By Valerie Baldowski
Business professionals from Henry received more bleak news at the Economic Forecast 2009 Breakfast, Dec. 4 at Eagles Landing Country Club.
The event was sponsored by Bank of North Georgia, and the speaker was Dr. Albert Niemi, Jr., Dean of the Edwin L. Cox School of Business at Southern Methodist University.
Niemi was straightforward in his assessment of the state of the economy. He predicted no recovery in commercial real estate until 2016; until then, sales are expected to be flat.
He told those in attendance job growth stopped in December 2007, and the economy has continued to worsen through the middle of this year. "We didn't go into a recession until July of 2008."
According to the Associated Press (AP), employers eliminated 533,000 jobs last month, the most in 34 years. The result of that is a 6.7 percent unemployment rate; reflecting the fact that the country is in a deepening recession. The high unemployment rate is an increase from 6.5 percent in October, marking a 15-year high.
Niemi predicted that the sluggish national economy will continue until possibly the third quarter of 2009, although it may be as long as 18 months before any real progress is seen. "I think that's a little optimistic," he said.
He gave an overview of Georgia's economy, explaining that the state's previous positive economic growth had lulled many businesses into a false sense of security. "I think that maybe we got a little comfortable that we're recession-proof," he said.
Niemi expects "more volatility in the marketplace," but expects Georgia to begin its economic recovery sooner than some other states. "Think about the possibility of a regional recovery. It's going to happen sooner here."
States with strong population growth figures are in a better economic position than those with lower-than-average statistics, he said. "Georgia's going to do just great. This is a good place to be."
To illustrate that point, Niemi referred to maps showing that Georgia's population growth was more than 50 percent above the national rate in 2005-2007. A second chart showing projected population growth from 2010-2030, had Georgia in the same percentile.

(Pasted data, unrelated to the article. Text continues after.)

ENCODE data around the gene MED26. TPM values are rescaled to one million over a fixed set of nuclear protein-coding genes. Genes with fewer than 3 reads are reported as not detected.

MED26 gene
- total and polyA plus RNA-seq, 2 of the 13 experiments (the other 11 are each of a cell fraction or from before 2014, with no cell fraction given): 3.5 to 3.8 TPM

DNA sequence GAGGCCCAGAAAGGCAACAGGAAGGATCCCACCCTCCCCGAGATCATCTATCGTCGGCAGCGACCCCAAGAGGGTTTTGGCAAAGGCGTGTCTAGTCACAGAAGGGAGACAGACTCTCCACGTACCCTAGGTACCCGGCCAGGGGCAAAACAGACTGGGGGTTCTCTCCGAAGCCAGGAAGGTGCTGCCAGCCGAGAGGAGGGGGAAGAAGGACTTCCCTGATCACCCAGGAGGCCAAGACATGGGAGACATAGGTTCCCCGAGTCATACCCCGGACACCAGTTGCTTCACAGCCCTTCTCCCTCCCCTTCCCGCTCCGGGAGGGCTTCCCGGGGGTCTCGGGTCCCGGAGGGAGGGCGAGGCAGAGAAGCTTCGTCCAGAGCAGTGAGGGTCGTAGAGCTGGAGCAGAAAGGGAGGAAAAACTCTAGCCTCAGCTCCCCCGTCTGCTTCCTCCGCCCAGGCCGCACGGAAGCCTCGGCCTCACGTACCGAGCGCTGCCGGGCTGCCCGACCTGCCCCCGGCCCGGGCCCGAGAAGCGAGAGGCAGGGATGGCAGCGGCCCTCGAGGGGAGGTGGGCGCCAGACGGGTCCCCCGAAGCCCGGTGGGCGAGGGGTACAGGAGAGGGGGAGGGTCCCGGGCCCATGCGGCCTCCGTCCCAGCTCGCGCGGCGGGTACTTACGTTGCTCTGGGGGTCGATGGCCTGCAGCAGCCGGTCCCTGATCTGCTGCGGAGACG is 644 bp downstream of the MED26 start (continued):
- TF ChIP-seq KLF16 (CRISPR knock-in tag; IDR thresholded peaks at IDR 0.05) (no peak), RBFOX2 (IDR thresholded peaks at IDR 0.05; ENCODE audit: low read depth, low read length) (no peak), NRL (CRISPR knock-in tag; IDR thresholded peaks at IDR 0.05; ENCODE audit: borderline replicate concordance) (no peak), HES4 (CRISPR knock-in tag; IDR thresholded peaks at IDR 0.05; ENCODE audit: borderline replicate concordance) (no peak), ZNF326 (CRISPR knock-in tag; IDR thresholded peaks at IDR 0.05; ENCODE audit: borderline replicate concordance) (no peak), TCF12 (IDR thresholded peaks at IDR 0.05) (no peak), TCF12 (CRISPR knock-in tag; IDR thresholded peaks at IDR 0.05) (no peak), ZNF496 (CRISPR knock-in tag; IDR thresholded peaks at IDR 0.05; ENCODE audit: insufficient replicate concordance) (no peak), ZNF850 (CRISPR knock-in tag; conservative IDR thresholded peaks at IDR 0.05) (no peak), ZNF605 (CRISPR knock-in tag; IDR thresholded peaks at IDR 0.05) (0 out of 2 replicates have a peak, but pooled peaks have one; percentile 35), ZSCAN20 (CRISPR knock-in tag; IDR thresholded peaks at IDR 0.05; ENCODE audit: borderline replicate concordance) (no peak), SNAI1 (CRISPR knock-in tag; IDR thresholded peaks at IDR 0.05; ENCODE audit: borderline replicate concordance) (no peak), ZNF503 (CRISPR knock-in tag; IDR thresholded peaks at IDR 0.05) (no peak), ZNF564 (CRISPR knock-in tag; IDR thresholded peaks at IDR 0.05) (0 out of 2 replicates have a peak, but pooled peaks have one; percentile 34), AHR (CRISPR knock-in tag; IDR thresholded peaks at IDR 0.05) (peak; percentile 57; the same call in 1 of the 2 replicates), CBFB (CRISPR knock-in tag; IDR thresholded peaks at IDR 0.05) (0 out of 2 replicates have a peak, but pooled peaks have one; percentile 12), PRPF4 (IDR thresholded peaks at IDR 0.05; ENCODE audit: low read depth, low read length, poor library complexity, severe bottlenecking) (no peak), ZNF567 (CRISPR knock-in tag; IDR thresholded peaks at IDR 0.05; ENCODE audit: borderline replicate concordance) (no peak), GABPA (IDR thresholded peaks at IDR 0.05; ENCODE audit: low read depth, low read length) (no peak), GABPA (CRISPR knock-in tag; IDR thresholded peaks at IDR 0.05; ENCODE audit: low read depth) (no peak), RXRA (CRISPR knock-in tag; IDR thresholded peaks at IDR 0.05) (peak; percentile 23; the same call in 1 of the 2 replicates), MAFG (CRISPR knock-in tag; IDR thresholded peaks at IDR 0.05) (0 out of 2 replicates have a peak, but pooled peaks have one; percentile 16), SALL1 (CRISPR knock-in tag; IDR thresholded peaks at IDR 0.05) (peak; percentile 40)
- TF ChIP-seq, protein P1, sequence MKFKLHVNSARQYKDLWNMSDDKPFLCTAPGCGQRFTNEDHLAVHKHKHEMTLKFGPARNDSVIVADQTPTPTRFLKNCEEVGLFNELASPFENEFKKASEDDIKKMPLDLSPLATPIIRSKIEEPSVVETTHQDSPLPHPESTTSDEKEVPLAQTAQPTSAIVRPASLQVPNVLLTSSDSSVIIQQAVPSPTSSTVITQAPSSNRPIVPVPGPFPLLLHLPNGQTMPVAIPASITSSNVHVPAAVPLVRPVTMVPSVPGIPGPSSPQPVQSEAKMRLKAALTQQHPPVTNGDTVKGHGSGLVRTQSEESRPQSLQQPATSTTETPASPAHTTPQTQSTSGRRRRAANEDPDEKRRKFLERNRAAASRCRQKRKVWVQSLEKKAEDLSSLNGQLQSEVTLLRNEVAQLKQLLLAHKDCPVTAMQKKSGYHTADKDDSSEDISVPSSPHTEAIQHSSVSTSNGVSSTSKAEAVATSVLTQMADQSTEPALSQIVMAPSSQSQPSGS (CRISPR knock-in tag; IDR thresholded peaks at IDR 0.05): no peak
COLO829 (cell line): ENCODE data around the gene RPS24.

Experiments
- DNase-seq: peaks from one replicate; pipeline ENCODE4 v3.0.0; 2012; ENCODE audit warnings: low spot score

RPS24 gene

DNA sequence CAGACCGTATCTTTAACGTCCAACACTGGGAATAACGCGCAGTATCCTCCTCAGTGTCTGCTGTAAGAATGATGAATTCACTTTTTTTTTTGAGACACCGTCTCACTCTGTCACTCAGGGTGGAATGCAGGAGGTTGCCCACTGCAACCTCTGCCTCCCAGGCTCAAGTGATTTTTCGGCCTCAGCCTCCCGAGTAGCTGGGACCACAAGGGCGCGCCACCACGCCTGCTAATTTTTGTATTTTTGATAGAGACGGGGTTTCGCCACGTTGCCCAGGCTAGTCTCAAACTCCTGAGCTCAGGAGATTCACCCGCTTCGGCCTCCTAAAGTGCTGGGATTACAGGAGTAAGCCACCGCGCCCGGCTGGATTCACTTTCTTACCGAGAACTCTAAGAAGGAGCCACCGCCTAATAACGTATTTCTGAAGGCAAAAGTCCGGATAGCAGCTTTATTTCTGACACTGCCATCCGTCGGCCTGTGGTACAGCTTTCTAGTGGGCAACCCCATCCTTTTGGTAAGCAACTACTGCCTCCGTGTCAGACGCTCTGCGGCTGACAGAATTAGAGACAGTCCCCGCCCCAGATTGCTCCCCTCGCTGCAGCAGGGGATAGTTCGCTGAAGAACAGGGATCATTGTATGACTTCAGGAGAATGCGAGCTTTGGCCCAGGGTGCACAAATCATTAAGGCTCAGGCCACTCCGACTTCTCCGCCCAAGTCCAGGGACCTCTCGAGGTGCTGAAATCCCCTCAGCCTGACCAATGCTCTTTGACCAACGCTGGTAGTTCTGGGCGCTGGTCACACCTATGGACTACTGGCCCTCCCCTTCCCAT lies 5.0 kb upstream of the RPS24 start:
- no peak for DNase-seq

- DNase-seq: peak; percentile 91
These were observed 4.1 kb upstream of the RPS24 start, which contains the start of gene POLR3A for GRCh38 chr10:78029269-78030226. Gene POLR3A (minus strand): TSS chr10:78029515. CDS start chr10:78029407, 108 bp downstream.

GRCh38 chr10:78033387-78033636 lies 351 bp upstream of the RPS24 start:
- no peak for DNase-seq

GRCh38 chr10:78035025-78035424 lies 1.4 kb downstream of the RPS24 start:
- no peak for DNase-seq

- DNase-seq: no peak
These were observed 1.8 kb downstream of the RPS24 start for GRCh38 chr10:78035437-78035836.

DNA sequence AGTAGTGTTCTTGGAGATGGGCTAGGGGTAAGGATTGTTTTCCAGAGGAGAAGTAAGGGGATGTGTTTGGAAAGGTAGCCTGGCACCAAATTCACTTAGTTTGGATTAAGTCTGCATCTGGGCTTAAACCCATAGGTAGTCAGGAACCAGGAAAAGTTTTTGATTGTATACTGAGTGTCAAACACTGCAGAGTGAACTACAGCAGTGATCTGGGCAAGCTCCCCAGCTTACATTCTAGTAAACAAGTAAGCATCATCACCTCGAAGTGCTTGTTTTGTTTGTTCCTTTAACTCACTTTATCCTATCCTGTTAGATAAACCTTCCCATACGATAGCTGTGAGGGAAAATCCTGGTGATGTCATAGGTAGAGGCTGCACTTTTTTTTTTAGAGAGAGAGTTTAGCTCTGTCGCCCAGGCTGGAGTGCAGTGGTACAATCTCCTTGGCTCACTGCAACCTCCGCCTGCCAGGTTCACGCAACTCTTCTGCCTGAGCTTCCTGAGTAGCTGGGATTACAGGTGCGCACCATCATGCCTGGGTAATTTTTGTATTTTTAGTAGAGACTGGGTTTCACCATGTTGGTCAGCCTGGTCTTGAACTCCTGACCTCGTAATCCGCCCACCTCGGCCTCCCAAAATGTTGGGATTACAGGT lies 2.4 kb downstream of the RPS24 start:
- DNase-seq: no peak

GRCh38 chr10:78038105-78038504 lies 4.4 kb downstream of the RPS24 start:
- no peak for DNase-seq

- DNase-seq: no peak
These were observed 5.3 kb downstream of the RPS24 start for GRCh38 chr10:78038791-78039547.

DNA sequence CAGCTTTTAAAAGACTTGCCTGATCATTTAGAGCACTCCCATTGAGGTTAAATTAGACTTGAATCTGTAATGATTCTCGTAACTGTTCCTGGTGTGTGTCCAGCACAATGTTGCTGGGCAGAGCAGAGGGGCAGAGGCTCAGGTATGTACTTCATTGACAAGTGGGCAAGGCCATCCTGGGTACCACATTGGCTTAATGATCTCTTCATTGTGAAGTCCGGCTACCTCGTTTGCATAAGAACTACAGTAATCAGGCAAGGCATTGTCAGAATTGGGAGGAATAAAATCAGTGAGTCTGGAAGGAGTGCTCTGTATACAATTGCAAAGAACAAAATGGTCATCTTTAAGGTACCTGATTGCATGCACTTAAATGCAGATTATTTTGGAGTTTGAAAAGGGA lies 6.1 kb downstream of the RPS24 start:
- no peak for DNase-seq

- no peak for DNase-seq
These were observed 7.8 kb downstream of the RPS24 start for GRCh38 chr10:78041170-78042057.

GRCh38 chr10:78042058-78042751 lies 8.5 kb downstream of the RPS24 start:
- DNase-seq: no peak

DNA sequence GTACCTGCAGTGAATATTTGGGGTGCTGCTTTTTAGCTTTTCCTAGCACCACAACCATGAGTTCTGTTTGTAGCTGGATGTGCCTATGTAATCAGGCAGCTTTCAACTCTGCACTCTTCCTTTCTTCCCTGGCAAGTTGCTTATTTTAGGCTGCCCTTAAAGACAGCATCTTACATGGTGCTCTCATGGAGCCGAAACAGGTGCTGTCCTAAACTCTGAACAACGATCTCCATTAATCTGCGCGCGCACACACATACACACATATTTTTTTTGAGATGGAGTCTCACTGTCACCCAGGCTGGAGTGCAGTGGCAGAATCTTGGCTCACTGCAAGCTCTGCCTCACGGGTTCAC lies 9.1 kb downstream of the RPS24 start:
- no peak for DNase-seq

One of the attendees, Henry County Chamber of Commerce President Kay Pippin, acknowledged that his message came as no surprise to many in the business community.
"Not so much discouraging as confirming what we already knew," said Pippin
But despite what Niemi said, she said Henry will be ready to spring back when economic conditions improve.
"As one of the fastest-growing counties in one of America's fastest-growing states, Henry County is perfectly postured for a strong recovery when this recession is over," she added.
Pippin said she believes that Niemi's prediction for commercial real estate does not apply on a local level. "When he spoke of real estate being overbuilt and that market not returning until 2016, he was referring to the national picture. Henry County is projected to have tremendous growth from now through 2030, and that growth will demand new housing starts and commercial growth.
"Remember, 'Retail follows rooftops.' As our population grows, we will see more retail, more restaurants, more hotels, more medical offices, and so on, come to Henry County. Sure, it's going to get worse before it gets better, but it is going to get better, and when it does, the best place to be will be Henry County."